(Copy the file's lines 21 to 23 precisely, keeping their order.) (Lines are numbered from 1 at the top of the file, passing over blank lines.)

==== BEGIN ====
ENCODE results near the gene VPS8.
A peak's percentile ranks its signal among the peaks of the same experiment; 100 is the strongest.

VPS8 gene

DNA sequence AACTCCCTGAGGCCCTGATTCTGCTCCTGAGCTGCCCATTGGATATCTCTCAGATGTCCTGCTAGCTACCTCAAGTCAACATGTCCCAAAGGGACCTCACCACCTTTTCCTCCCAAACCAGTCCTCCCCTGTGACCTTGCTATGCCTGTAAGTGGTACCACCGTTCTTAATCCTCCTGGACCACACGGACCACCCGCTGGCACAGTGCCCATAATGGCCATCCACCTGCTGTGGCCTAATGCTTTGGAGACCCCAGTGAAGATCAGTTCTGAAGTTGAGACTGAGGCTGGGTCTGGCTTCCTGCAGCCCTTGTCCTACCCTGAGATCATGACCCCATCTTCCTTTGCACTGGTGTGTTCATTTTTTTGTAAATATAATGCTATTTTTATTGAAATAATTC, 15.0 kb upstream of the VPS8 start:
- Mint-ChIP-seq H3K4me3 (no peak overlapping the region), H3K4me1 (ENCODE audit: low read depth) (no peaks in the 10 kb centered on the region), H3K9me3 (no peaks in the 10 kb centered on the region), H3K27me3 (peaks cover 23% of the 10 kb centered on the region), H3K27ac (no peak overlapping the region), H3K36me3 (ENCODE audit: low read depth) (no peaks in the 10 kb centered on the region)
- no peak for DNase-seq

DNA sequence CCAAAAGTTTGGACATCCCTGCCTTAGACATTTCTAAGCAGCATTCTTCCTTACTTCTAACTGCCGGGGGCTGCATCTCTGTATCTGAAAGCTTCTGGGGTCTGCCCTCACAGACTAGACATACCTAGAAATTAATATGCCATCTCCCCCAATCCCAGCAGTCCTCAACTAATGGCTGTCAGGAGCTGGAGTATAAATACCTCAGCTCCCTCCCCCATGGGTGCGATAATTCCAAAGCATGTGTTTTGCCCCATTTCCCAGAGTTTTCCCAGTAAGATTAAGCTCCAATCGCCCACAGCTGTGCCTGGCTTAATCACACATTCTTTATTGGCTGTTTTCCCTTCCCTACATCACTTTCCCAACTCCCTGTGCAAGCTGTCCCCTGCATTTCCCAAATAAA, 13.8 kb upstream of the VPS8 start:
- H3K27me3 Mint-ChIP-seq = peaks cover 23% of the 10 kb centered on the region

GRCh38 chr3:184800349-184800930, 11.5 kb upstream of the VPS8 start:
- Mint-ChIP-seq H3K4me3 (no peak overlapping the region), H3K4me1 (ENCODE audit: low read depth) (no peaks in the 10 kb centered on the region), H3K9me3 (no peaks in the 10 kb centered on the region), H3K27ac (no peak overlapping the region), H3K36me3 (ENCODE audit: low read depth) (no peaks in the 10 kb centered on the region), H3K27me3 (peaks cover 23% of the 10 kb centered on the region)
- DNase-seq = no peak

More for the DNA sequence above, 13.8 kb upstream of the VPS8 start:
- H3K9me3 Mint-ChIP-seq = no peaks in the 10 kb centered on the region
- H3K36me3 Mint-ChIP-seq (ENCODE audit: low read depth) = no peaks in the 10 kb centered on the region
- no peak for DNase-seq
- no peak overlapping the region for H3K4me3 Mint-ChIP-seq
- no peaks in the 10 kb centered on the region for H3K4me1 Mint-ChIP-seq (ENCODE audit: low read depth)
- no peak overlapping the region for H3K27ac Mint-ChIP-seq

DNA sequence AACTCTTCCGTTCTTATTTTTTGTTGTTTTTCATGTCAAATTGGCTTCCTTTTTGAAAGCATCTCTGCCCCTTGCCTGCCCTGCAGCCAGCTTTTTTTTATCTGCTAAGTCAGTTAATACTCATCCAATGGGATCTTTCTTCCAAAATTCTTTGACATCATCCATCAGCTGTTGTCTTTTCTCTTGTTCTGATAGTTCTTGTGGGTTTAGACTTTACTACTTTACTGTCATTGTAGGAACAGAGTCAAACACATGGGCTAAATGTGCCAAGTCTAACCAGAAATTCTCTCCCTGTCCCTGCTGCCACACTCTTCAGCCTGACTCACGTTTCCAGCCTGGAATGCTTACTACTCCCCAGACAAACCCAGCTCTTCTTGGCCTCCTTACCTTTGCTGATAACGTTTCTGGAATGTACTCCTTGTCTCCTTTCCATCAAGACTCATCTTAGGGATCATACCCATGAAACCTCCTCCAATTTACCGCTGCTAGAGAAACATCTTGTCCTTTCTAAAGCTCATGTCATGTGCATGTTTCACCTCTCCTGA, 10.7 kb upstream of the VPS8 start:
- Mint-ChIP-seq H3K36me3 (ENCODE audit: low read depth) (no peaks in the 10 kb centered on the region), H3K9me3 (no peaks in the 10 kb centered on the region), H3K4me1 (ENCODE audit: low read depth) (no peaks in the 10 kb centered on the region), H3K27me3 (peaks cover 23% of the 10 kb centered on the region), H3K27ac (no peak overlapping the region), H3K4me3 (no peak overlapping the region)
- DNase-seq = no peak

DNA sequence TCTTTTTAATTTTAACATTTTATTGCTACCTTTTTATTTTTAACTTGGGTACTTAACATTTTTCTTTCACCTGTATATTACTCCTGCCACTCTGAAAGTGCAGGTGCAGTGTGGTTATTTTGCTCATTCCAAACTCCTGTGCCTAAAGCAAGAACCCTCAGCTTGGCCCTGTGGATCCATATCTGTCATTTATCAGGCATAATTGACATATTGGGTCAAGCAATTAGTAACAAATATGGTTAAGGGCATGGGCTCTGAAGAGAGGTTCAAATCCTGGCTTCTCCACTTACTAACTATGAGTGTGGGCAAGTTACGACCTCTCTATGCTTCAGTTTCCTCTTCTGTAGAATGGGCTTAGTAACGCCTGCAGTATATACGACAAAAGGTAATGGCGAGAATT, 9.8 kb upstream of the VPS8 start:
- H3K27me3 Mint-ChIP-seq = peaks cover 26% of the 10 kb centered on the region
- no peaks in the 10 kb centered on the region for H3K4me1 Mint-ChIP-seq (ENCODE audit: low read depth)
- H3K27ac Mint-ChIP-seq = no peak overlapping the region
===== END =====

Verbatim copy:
- DNase-seq = no peak

DNA sequence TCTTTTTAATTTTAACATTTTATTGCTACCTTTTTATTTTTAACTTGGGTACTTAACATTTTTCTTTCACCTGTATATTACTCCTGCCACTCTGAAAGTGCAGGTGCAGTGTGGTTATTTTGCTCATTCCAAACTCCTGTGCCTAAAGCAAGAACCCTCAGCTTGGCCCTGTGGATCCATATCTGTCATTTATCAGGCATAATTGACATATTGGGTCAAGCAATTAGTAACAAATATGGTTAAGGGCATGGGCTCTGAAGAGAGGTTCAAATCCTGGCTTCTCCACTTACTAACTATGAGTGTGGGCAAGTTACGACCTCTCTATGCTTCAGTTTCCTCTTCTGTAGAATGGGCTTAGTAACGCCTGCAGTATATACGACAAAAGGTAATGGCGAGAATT, 9.8 kb upstream of the VPS8 start:
- H3K27me3 Mint-ChIP-seq = peaks cover 26% of the 10 kb centered on the region